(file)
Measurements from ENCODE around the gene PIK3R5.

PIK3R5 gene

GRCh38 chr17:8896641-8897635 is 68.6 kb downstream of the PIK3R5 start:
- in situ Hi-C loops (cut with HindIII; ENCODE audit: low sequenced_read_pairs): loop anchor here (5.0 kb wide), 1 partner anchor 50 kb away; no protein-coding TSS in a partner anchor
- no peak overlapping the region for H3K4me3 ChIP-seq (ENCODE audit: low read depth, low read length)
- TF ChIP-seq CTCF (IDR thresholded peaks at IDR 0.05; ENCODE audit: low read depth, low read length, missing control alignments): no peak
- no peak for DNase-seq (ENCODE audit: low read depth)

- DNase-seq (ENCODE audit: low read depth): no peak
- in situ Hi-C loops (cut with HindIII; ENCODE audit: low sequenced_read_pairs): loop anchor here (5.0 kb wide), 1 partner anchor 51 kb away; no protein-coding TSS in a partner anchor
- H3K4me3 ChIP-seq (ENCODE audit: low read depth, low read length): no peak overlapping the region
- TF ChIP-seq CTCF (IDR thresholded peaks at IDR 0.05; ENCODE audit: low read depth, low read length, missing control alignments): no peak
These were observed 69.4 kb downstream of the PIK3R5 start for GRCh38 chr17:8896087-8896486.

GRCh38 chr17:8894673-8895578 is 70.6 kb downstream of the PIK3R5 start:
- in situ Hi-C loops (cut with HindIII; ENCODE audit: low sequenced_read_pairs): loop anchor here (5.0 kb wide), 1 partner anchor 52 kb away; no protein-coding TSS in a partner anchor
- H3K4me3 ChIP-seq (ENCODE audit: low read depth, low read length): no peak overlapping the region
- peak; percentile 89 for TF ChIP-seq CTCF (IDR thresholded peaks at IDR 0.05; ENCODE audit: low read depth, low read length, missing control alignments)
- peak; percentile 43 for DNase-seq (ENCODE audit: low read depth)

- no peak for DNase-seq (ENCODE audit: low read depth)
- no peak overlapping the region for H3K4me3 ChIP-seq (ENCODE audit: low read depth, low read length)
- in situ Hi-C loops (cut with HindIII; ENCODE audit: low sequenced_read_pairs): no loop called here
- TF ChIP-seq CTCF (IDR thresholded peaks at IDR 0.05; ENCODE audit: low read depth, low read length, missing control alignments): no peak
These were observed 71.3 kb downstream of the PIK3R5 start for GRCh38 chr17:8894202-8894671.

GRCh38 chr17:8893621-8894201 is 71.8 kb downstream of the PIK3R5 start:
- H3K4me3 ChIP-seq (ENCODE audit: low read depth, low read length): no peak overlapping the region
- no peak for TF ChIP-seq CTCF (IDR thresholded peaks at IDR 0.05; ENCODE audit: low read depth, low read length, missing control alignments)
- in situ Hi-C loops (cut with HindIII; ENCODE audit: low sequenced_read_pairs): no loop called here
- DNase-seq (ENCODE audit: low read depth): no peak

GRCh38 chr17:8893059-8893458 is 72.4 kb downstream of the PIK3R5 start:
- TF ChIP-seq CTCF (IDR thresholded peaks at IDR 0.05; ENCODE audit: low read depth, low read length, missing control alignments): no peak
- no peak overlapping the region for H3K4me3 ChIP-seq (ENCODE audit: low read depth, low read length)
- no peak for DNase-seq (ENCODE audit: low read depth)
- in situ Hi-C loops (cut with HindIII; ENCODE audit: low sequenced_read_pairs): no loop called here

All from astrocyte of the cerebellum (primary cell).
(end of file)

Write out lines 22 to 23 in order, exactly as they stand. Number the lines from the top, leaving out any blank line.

These were observed 71.3 kb downstream of the PIK3R5 start for GRCh38 chr17:8894202-8894671.

GRCh38 chr17:8893621-8894201 is 71.8 kb downstream of the PIK3R5 start: